“Good morning Uncle Harry!”
“Is there something I can help you with today?”
“Yes. I have a job for you.”
“Name it. Anything you need.”
“I need you to come eat pancakes.”
“Great! I’m starving. I’ll be right there.”
True story and it happened twice.
Dad was making pancakes for us Monday morning before we went to Momma’s final service. He loves to cook and he can make pancakes with his eyes closed – or so we thought. The pancake batter was clicking right along until he reached into the cabinet, grabbed a measuring cup and proceeded to pour double the milk needed and created the need to double everything else. Now we had pancakes galore – more than nine people could eat!
And that’s when the phone call happened. At the time I was more than a little tickled and had quite a giggle at my poor father’s expense. But sure enough my cousins arrived with syrup in hand and helped gobble up pancakes.
Dad summed it up with a wink and a smile. “Sometimes you have to ask for help in unusual ways.”
Bear one another’s burdens, and thereby fulfill the law of Christ.
One of them, a lawyer, asked Him a question, testing Him, 36 “Teacher, which is the great commandment in the Law?” 37 And He said to him, “‘You shall love the Lord your God with all your heart, and with all your soul, and with all your mind.’ 38 This is the great and foremost commandment. 39 The second is like it, ‘You shall love your neighbor as yourself.’ 40 On these two commandments depend the whole Law and the Prophets.”
See, it started out being about the multitude of pancakes that my father’s already overflowing fridge and freezer just would not accommodate. But it became something more. My dad had effectively (and very unintentionally) surrounded himself with people who love him and just wanted to make his day – an unbelievably emotional and difficult day – a little easier. They wanted to help him bear his burden.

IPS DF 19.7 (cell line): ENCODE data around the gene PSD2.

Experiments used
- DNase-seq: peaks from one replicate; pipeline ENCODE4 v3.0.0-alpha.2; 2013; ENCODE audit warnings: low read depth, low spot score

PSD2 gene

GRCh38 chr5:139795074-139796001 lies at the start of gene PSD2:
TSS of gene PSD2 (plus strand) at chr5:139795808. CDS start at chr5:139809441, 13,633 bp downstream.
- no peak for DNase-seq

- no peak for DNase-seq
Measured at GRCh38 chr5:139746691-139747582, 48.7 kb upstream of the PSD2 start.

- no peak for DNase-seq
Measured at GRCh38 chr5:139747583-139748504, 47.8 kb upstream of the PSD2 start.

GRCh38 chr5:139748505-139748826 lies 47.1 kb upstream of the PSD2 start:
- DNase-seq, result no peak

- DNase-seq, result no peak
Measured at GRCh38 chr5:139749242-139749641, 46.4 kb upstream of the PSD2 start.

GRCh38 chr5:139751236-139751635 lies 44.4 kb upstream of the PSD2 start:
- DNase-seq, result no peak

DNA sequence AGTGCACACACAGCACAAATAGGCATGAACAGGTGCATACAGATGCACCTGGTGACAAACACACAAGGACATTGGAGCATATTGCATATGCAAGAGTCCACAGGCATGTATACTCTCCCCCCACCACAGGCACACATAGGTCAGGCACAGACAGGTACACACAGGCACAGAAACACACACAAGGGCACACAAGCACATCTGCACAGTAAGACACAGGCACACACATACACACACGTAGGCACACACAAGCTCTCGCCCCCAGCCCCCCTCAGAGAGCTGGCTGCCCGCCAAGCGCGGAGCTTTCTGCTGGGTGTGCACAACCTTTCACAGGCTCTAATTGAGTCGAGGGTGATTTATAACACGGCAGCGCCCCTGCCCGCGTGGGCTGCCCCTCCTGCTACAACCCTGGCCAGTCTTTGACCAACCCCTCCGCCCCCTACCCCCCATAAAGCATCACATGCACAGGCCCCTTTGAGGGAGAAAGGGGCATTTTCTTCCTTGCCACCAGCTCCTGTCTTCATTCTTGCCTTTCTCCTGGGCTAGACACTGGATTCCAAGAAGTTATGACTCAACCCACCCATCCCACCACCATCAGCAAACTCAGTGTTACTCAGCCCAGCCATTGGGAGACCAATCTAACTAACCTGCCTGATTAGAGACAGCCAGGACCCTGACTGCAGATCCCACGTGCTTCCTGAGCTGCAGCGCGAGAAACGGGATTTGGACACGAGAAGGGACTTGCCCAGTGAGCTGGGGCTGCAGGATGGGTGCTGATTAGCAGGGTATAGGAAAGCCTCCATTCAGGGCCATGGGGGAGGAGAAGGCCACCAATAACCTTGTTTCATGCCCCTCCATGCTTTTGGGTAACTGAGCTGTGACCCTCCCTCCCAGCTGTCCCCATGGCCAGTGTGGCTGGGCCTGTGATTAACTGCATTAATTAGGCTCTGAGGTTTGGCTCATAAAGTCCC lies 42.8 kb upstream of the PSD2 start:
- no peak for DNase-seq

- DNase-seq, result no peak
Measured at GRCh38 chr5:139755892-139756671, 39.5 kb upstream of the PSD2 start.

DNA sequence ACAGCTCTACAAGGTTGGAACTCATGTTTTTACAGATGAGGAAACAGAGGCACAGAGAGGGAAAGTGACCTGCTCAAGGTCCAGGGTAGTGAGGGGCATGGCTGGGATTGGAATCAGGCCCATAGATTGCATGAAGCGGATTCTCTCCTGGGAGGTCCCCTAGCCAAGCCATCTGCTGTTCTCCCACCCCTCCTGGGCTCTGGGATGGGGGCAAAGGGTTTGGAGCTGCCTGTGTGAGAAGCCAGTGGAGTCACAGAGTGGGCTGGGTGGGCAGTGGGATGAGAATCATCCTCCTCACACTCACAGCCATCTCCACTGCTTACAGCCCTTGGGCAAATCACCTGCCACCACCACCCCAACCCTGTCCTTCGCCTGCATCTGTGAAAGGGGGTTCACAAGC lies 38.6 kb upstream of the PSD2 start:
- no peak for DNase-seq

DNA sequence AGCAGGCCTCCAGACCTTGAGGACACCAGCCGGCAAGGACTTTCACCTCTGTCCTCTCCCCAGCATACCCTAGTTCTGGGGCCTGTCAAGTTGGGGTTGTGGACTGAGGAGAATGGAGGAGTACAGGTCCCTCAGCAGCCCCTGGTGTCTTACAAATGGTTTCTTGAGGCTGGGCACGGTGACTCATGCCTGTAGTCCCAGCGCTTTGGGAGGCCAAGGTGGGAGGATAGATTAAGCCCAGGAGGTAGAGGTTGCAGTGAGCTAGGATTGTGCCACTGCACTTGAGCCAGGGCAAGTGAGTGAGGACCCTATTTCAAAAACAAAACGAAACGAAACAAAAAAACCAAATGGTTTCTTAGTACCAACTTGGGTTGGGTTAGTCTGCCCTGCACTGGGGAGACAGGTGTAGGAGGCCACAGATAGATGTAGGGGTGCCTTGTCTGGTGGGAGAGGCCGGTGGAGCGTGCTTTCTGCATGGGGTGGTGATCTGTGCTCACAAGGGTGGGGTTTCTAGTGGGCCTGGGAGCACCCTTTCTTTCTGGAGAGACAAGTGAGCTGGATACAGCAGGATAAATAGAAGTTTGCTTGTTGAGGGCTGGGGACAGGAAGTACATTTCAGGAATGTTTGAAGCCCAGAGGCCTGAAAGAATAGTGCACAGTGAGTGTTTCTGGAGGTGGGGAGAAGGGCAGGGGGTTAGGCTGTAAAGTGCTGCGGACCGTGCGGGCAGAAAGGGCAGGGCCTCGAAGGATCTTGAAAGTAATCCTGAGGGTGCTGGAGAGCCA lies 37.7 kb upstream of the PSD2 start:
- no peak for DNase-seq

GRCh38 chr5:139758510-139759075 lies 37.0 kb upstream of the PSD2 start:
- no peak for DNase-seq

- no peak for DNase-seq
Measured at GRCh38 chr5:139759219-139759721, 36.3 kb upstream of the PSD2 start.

When the pancakes had disappeared, the balloons came out. My momma had insisted all her life that when she died we were not to mope and mourn and bring flowers. We were to sing “I’ll Fly Away” and release balloons to celebrate her trip to heaven. That morning my sister, brother in law, cousins, uncles and father sat on the front porch and filled, tied and prepared balloons with scriptures to be released in honor of my mom. Watching it unfold I easily recognized that it could have been challenging for one or two people and it was certainly emotional for us.
Pancakes and balloons. When Paul was speaking to the Galatian church, he was teaching them how to be a church. The whole passage has all manner of instruction for keeping one another on task but verse two is about helping one another.
As Daddy and I reflected Monday night on the porch, he talked about a variety of people who knew and loved Momma. Over and over, I heard him say, “They’ll need to come have porch time.” “Porch time” is just sitting with coffee on the back deck and talking. Watching the sun go down and the stars wake up and counting the airplanes flying overhead. It is just being with someone else and carrying the burden together for a while.
People are going to ask for help in unusual ways. You may not have to eat pancakes or fill balloons and you may not sit and stare at stars. But a bag of M&M’s, cutting firewood, cleaning a yard, putting up a Christmas tree, or maybe just sitting could be the best help you could be.
Love your neighbor. Bear one another’s burdens. And eat pancakes.